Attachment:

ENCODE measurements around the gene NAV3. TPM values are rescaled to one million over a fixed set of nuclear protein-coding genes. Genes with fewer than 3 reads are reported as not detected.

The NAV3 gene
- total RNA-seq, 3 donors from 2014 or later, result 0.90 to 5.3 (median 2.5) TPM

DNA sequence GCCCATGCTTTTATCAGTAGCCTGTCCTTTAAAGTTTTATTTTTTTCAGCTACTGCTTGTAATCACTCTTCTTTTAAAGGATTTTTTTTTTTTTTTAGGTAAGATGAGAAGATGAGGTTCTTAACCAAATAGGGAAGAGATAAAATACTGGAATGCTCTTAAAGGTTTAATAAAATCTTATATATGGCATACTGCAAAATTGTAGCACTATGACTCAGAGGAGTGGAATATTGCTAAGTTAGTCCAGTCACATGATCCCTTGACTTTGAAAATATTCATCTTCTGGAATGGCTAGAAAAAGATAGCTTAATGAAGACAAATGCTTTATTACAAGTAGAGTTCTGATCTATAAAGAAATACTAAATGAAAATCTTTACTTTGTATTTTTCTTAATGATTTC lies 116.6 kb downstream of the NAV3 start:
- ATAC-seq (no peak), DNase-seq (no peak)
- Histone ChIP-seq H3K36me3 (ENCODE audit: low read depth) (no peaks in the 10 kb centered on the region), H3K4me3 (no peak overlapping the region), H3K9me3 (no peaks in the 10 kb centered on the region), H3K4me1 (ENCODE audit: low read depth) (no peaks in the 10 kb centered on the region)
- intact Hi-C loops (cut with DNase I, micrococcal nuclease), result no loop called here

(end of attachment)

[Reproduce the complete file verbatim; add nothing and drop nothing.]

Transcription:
ENCODE measurements around the gene NAV3. TPM values are rescaled to one million over a fixed set of nuclear protein-coding genes. Genes with fewer than 3 reads are reported as not detected.

The NAV3 gene
- total RNA-seq, 3 donors from 2014 or later, result 0.90 to 5.3 (median 2.5) TPM

DNA sequence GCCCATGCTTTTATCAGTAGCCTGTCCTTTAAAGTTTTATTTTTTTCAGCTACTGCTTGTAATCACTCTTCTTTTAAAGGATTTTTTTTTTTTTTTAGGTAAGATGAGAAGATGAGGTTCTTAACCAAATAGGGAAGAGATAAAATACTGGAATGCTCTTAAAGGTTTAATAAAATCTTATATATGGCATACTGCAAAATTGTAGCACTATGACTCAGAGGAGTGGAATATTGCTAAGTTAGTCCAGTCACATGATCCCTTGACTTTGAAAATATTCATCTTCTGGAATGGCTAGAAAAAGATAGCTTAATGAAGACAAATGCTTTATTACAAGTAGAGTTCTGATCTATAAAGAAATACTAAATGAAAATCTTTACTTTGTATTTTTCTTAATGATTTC lies 116.6 kb downstream of the NAV3 start:
- ATAC-seq (no peak), DNase-seq (no peak)
- Histone ChIP-seq H3K36me3 (ENCODE audit: low read depth) (no peaks in the 10 kb centered on the region), H3K4me3 (no peak overlapping the region), H3K9me3 (no peaks in the 10 kb centered on the region), H3K4me1 (ENCODE audit: low read depth) (no peaks in the 10 kb centered on the region)
- intact Hi-C loops (cut with DNase I, micrococcal nuclease), result no loop called here